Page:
When’s your next Art show?

No idea.

B. 1990 - Cedric Chambers

B. 1990 – Cedric Chambers

What are you wearing?

That’s a little forward. That’s me in the photo above holding a wild butterfly while playing pool at a bar.


What is your mission?

I believe that art should be technically skilled and free to interpretation.


How is shipping handled?

Original artwork is floated inside custom packaging. Please read my “how to ship art” blog post to learn more.


Where can I see your resume and read your bio?

Visit the about page.


In what context would your work best be viewed? Why?

In person because photographs don’t do it justice. You can see the brush strokes and texture in person.


Are there any “signature” or repeating elements in your work?

I’d have to go with reflections.


What are your interests and/or obsessions?

I’m obsessed with my dog Coco, mostly because she’s super sweet and adorable.


Is your work narrative?

I would say that my work can be narrative, I rely on iconography quite a bit. I’m generally trying to tell a story of somekind.


Is your work autobiographical?

I believe that all art is autobiographical in some way. I’m largely influenced by my environment, everyday conversations, and the people I surround myself with. I think it’s hard to argue that the artist does not come out in the art. We paint, or create what we do, based on our beliefs and our relationship with the world around us.


Does your artwork attempt to make a statement or comment on the world around you? How?

Sometimes I offer a synthesis between juxtaposed ideas while leaving the artwork free to interpretation – which can be a challenge. Like the kid playing with a dead dolphin on a beach painting. I was attempting to make a statement about the environment and how we as a species aren’t doing anything to solve the 6th mass extinction except to argue about it.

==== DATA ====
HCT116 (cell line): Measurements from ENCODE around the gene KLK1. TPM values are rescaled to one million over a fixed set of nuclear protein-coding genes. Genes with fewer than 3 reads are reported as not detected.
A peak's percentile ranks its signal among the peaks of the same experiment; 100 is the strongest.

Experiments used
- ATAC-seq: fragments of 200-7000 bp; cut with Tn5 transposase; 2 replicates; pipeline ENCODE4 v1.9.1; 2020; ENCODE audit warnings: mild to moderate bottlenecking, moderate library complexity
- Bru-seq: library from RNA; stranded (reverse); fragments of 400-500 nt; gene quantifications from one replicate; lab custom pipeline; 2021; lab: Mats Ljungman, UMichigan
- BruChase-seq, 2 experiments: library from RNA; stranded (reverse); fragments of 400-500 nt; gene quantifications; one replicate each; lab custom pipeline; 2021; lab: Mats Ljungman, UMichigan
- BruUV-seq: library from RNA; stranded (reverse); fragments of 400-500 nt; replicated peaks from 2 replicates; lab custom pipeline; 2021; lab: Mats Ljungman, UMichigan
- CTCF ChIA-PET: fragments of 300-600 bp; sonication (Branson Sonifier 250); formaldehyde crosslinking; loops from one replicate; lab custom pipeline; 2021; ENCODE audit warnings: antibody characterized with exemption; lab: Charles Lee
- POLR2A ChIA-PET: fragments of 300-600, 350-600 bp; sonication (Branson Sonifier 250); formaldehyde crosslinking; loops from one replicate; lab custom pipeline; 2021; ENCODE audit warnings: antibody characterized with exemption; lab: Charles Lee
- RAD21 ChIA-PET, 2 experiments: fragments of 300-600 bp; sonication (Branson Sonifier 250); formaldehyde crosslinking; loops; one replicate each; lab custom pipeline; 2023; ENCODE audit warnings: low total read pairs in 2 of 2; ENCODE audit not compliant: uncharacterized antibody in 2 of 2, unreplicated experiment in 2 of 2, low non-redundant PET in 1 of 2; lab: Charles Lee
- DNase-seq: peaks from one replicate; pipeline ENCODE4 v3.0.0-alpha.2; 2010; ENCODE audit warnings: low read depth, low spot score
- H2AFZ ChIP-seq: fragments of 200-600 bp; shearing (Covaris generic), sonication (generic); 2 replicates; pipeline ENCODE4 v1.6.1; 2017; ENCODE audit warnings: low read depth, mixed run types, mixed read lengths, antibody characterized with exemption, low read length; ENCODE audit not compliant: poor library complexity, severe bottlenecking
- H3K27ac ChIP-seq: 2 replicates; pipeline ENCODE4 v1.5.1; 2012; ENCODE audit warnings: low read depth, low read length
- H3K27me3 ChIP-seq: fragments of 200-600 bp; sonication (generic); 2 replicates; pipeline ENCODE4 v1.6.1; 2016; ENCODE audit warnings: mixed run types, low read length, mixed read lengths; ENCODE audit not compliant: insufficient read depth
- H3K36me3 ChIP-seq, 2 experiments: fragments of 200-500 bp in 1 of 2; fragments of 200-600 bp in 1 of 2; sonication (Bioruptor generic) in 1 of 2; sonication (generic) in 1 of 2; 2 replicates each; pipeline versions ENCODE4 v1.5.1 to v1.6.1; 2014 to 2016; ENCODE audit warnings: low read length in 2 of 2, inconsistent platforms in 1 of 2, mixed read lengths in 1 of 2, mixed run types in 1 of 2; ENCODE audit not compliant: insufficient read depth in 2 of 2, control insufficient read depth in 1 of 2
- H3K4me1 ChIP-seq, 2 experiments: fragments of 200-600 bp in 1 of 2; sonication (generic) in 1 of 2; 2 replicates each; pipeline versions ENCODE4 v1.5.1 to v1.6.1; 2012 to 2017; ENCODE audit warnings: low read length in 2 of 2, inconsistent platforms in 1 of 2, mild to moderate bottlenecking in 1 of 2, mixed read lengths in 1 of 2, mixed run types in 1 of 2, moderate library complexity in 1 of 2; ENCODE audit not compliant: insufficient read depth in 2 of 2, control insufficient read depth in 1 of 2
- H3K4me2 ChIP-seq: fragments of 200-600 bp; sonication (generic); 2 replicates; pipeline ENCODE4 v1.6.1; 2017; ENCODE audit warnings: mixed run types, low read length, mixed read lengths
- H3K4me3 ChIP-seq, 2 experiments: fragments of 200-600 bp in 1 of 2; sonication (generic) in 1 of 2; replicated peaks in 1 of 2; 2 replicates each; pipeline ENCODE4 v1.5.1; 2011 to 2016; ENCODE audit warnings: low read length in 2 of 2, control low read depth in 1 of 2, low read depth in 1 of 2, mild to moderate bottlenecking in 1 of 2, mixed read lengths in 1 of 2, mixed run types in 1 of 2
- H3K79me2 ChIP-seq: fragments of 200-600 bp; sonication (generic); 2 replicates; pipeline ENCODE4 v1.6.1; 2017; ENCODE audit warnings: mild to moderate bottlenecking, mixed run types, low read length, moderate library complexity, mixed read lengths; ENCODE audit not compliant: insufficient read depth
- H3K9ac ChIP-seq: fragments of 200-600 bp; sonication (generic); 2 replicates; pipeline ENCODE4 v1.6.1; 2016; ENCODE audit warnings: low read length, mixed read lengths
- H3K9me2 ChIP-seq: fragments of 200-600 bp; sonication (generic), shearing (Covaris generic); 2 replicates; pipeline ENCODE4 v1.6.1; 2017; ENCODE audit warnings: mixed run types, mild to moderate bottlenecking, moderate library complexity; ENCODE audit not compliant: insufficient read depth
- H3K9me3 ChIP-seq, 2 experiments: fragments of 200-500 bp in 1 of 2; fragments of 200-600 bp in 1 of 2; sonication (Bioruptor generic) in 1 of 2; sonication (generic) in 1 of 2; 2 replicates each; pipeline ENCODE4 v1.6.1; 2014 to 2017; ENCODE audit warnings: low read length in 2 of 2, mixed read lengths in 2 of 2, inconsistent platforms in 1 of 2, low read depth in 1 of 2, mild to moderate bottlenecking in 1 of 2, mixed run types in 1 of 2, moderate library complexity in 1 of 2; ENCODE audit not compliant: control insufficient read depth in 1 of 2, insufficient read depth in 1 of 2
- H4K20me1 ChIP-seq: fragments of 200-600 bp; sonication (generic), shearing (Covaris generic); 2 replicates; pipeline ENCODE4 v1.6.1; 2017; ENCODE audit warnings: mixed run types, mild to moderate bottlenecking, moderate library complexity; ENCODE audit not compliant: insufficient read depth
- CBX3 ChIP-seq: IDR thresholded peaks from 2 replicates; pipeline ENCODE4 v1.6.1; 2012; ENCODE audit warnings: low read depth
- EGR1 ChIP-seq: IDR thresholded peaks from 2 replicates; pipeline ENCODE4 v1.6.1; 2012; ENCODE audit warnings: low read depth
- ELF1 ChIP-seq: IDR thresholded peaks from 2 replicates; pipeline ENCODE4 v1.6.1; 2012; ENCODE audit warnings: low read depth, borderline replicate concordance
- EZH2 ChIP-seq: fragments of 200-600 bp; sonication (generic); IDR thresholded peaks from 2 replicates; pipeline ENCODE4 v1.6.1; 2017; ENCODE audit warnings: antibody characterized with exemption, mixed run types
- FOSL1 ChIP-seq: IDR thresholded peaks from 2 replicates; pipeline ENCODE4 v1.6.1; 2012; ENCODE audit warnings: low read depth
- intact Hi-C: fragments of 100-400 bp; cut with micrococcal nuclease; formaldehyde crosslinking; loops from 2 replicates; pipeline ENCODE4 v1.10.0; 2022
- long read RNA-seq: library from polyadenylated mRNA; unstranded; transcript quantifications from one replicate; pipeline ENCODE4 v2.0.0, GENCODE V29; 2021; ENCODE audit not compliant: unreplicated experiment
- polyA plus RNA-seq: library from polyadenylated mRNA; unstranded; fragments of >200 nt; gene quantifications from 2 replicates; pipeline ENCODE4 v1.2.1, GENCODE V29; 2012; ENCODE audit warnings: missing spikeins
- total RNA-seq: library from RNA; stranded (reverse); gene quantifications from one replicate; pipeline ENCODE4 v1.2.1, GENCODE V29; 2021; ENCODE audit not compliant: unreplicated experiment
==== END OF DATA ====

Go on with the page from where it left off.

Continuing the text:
Are you interested in making art that possesses beauty? What is beautiful to you? What does using beauty in your work do?

 “Beauty is truthtruth beauty, —that is all Ye know on earth, and all ye need to know” – Keats


Are you interested in depicting the grotesque?  What is grotesque to you?  What does using the grotesque in your work do?

Yes. I belive grotesque art is 15 times more effective in getting a message accross. I got that number from a marketing stats measure of virality and negative feedback. Also the best art was considered grotesque when it first arrived on the art scene, like Michel-Angelo, Monet or Leonardo Da Vinci’s artwork. There are a whole lot of artists whom painted grotesque things many of which are household names now.


What kind of reaction do you want viewers to have towards your work?  What do you hope they will experience, see, feel, walk away with?

I want people to love my artwork and I want them to leave inspired. Whenever I see a really good art exhibit I leave motivated. I want people to feel that when they see my artwork.


Is your work social? How? Is your work political? In what way?

My work is not always political but it can be. The best example would be my painting titled, “The Prophets”. The painting was a reproduction of Caravaggio’s “The Entombment”. This work was deemed “The Most Offensive Painting Ever?” by the Huffington post. I painted it a long time ago and I’ve improved tremendously in technical skill since then. However I wonder if I’ve improved ideologically since then; we humans tend to be a bit more rebellious in our youth.


If you could speak to the world, what would you say?  Why?

Desire causes suffering. I would say this because it’s important to know what happiness is and how to achieve it. Also, saying that everything has been painted is like saying that every song has been written. Saying that abstract-conceptual art is the epitome of painting is like saying that Disco is the epitome of music.


Is investigation an aspect of your creative process? How is this connected to meaning in your work?

The artistic choices that I make are dependent on what I learn about subject while investigating it.


Is intuition an aspect of your creative process?

I come up with concepts out of intuition, and sometimes use intuition to create more complicated forms, however, I generally do things on purpose. My brush strokes are the result of years of honing and training, not randomness justified through thoughtlessness.